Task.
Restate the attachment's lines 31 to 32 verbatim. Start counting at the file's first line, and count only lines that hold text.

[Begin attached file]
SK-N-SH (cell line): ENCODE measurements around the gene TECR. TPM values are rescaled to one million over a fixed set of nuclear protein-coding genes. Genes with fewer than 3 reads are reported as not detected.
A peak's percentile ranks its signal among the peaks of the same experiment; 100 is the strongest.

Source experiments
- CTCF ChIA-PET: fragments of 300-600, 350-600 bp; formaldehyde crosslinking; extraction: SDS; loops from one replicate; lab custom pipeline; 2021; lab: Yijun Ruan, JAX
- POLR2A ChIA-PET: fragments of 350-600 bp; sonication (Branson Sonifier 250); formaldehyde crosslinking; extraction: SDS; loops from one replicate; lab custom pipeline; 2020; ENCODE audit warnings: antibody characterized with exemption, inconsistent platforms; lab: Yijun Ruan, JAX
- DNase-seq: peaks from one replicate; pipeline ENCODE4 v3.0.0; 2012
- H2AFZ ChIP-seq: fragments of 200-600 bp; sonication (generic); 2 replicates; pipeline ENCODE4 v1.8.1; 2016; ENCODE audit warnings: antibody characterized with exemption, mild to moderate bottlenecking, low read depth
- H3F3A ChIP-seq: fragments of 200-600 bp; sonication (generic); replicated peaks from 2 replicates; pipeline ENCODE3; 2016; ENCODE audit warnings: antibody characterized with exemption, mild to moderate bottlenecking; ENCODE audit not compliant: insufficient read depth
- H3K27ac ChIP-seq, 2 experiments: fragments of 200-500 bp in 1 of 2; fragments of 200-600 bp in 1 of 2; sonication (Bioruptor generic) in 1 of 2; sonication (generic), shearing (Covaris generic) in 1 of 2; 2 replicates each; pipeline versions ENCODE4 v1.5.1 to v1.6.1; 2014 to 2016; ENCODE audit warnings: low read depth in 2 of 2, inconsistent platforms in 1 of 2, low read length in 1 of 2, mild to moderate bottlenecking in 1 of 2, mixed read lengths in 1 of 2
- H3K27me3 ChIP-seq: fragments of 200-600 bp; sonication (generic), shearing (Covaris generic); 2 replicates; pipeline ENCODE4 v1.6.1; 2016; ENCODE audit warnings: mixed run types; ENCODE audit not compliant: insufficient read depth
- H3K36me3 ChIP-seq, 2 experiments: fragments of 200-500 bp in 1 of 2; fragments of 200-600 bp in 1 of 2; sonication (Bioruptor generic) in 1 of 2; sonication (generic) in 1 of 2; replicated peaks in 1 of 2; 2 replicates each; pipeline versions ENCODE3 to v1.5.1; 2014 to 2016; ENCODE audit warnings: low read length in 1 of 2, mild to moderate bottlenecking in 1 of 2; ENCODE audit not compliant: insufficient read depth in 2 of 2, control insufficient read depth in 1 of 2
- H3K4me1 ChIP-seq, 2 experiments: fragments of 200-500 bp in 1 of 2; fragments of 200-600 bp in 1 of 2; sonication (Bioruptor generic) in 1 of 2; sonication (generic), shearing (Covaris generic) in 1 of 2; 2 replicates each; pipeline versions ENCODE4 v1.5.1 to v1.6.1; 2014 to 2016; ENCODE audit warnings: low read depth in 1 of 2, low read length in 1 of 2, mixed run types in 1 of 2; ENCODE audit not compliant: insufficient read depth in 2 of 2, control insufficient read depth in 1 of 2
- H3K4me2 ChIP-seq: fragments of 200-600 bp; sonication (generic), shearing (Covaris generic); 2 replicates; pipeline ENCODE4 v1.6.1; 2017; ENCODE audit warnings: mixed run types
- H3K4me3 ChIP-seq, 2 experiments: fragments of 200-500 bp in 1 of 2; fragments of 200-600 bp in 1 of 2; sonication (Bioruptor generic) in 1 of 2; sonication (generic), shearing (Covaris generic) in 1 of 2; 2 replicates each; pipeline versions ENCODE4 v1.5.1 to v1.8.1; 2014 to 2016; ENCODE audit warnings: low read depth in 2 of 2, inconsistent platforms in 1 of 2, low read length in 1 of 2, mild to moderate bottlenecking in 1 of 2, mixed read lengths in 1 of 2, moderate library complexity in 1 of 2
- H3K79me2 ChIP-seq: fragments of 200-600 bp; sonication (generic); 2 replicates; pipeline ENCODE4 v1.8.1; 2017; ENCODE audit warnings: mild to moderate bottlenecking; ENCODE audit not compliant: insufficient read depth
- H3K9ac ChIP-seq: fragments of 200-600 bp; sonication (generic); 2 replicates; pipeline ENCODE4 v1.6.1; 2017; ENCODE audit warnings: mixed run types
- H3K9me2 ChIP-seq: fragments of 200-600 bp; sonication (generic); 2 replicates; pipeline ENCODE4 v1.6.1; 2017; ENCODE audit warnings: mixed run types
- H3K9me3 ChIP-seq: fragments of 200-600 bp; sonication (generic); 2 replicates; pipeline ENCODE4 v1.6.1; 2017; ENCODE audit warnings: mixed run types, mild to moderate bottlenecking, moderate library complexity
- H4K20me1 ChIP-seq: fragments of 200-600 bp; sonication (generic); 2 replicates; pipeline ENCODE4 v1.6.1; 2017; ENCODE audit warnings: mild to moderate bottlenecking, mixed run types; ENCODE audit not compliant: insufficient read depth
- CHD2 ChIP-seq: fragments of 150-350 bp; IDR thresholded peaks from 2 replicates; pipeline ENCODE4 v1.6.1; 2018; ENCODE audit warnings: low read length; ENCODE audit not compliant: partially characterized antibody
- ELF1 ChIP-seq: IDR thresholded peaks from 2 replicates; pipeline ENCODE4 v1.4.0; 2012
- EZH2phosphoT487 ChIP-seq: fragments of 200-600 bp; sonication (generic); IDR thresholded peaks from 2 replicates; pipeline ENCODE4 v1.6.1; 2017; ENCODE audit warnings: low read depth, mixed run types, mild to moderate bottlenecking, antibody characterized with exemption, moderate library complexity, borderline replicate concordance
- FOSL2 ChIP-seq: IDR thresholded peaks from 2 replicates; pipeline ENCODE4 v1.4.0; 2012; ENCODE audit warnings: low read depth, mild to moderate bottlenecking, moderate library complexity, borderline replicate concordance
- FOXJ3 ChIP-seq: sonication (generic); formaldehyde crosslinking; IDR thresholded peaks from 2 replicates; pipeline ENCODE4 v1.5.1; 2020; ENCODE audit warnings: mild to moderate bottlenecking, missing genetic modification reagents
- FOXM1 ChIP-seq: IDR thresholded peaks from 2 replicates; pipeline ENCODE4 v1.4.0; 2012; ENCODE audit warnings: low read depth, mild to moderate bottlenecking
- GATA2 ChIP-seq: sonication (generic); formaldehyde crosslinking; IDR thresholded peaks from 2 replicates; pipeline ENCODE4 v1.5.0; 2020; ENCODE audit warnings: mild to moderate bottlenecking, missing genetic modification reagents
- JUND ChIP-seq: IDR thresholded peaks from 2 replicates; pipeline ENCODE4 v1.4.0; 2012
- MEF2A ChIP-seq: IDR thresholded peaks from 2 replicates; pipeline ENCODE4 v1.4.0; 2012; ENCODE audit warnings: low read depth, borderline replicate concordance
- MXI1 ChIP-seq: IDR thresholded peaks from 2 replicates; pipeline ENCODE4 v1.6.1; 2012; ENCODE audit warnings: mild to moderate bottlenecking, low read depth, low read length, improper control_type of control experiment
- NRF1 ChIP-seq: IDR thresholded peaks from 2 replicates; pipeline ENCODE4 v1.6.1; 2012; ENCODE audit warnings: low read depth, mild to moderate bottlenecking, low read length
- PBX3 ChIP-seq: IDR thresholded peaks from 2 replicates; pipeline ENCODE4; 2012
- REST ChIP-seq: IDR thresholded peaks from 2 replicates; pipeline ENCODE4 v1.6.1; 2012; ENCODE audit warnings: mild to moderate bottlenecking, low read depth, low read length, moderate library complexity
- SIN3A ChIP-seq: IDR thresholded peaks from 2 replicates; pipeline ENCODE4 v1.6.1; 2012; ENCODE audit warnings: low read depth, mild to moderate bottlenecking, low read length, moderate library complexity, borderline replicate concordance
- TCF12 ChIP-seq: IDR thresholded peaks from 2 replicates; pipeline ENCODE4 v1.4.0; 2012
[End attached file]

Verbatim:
- PBX3 ChIP-seq: IDR thresholded peaks from 2 replicates; pipeline ENCODE4; 2012
- REST ChIP-seq: IDR thresholded peaks from 2 replicates; pipeline ENCODE4 v1.6.1; 2012; ENCODE audit warnings: mild to moderate bottlenecking, low read depth, low read length, moderate library complexity